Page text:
I Have Cats in My Neighborhood

Outdoor cats that are free-roaming or feral are considered “Community Cats.” These cats choose their territories because they have a food source and shelter there. They repay the favor of this beneficial set-up by keeping additional cats from moving into the neighborhood as well as controlling rodent populations for their human neighbors.

These cats do not have to be brought into the shelter to be re-homed, they already have a home! They are perfectly happy living in their neighborhoods and most often have multiple caretakers who provide for them. If a cat is healthy and in good body condition, it has found food and shelter and will be able to continue to thrive on its own. Plus, although some Community Cats may tolerate human contact, most would not be happy in a traditional home setting.

Instead, free-roaming cats and the neighborhoods they live in can benefit from Trap Neuter Return (TNR), where cats can be humanely trapped, brought in to be spayed/neutered and vaccinated, receive an ear-tip so we know they have already been sterilized, and be returned to their communities.

Whether you love or hate the cats in your neighborhood, the Community Cats Program is the answer!

Love the cats in your neighborhood?

  • TNR helps stabilize the population: Once TNR is in place, cats will no longer reproduce. As long as the colony continues to be managed appropriately, the population will decline naturally.
  • TNR improves the lives of cats: TNR relieves cats of the physical and mental demands and consequences of mating, pregnancy, and fending for their young.
  • TNR improves cats’ health: All cats are vaccinated, preventing the spread of disease. Spaying/neutering reduces the chance of cats developing mammary/testicular tumors and other health concerns.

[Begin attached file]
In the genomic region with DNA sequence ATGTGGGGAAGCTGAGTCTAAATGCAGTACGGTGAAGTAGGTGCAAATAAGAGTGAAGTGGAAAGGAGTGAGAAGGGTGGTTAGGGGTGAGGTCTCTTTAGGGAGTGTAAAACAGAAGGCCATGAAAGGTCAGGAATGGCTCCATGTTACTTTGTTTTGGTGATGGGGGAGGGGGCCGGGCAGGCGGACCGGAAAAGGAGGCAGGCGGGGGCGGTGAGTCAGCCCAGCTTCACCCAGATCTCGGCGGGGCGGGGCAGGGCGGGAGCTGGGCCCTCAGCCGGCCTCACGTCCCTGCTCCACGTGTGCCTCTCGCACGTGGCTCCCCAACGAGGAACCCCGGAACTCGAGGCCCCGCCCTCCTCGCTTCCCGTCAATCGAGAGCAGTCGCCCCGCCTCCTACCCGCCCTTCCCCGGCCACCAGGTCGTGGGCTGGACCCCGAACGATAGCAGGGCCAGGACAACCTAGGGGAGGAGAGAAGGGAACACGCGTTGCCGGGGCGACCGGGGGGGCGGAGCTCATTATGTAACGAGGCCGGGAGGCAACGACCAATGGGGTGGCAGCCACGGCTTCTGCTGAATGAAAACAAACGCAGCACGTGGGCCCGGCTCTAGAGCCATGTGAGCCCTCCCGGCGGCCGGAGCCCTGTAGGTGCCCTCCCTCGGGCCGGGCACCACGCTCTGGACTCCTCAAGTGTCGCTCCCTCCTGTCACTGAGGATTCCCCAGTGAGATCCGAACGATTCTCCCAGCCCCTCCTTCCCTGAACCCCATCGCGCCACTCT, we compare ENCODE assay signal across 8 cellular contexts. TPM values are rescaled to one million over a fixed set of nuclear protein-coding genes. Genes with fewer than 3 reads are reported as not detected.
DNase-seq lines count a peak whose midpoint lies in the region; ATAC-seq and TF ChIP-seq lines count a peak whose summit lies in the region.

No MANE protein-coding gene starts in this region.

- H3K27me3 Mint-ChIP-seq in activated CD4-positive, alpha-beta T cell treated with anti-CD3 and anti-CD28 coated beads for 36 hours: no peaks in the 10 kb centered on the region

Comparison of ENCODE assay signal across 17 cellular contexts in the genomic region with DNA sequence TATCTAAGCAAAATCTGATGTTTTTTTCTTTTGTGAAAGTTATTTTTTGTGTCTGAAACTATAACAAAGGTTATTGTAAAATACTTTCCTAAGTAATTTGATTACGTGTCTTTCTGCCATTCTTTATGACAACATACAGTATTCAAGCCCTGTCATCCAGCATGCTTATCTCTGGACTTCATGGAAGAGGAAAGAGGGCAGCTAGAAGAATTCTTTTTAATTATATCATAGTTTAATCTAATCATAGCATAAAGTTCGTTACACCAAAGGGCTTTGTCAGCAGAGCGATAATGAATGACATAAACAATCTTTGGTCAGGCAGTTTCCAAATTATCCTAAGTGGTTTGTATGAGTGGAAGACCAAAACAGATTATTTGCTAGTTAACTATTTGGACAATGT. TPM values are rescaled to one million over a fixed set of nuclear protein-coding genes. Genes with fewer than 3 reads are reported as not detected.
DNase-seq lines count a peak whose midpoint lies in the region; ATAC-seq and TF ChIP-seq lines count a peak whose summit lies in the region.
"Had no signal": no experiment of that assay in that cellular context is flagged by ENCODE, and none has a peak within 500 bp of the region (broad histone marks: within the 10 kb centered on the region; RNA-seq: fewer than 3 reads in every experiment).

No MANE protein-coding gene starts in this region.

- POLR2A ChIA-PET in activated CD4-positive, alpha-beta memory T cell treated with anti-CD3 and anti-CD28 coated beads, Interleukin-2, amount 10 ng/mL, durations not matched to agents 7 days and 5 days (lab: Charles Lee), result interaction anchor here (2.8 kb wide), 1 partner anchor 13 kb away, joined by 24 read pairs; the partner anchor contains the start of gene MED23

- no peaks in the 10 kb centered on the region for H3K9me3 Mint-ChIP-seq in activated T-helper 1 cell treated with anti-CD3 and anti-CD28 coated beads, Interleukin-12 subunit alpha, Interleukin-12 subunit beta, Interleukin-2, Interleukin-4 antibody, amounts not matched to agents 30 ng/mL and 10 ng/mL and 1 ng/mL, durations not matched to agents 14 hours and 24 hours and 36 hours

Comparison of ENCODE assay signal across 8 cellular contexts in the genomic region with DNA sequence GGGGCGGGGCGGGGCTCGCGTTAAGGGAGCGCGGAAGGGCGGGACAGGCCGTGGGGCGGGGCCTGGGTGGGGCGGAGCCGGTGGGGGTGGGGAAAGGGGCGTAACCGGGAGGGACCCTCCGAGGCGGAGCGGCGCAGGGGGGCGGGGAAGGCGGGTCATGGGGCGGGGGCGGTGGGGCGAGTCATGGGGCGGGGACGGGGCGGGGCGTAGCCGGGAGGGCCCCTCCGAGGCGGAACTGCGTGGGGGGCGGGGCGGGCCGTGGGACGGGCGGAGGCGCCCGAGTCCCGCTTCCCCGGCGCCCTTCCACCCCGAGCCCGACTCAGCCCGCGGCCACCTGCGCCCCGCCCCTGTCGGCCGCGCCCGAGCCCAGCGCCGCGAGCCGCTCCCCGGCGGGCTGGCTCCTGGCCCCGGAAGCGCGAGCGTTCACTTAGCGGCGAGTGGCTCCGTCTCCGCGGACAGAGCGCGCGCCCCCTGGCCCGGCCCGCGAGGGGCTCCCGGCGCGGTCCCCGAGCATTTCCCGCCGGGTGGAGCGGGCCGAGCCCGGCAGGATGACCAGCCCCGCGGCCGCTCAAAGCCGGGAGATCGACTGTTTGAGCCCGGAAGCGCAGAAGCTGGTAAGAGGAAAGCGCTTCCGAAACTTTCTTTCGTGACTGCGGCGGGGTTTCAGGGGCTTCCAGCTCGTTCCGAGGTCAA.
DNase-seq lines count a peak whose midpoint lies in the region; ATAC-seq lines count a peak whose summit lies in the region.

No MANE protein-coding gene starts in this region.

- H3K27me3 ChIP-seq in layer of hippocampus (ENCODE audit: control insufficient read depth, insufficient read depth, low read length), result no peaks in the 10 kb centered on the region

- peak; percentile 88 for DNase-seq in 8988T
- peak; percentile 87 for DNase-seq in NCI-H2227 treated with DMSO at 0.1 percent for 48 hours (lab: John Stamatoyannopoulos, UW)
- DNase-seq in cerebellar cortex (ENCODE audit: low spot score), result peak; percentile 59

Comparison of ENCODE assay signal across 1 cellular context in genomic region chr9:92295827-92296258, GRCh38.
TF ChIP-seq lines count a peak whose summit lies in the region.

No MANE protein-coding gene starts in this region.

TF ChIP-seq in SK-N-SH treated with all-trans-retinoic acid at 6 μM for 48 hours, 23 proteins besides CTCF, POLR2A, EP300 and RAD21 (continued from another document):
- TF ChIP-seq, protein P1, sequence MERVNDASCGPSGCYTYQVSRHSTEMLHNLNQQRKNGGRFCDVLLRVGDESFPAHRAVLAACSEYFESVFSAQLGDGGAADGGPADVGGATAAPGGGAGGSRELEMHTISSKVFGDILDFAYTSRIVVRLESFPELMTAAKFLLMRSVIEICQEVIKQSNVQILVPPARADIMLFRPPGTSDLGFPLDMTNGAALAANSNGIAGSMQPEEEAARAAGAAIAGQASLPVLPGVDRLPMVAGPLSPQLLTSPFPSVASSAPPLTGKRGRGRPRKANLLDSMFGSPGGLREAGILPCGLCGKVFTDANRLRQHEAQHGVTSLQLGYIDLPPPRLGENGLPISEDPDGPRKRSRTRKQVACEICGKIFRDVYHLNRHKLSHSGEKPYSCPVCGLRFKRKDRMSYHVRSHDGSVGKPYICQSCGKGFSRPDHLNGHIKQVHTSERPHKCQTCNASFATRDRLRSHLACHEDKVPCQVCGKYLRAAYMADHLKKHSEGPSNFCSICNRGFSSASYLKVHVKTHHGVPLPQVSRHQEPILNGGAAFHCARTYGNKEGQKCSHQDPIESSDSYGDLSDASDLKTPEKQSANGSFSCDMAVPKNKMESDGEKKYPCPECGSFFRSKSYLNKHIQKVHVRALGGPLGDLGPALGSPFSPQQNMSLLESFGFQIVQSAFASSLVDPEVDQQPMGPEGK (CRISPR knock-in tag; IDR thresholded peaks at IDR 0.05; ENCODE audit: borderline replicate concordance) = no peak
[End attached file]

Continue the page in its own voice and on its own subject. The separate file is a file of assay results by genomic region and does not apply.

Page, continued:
• TNR increases cat safety: With a decreased drive to mate, cats are less likely to suffer injuries from fights, roadways, etc.
  • TNR helps save lives: feral cats brought to the shelter are usually not suitable indoor pets, so are not candidates for placement by adoption. TNR allows the opportunity to live out their lives in their preferred outdoor homes.
  • TNR reduces shelter admissions: This reduces shelter operating costs and increases shelter adoption rates, thereby allowing the shelter to save the lives of even more shelter animals!

Hate the cats in your neighborhood?

  • TNR reduces or eliminates undesired behaviors: These include roaming, yowling, spraying, and/or fighting, which all generally cease after sterilization.
  • TNR decreases the size of colonies: Once sterilized, cats no longer have new litters of kittens and their numbers decrease naturally and stably over time.
  • TNR keeps new cats from moving in: When a cat or cats are removed from an area where there is a food source, new cats move in and/or the remaining cats continue to breed to capacity, contributing to overpopulation.
  • TNR supports public health: All cats are vaccinated against rabies. These vaccinations protect the cat, community members, and other animals coming into contact with them, leading to healthier communities.
  • TNR improves relationships: Not only does TNR make cats better neighbors, it helps create harmony between neighbors of the human variety when colonies are managed appropriately and responsibly.
  • TNR is fiscally and socially responsible: Community Cats Programs help shelters operate efficiently and maximize lifesaving.

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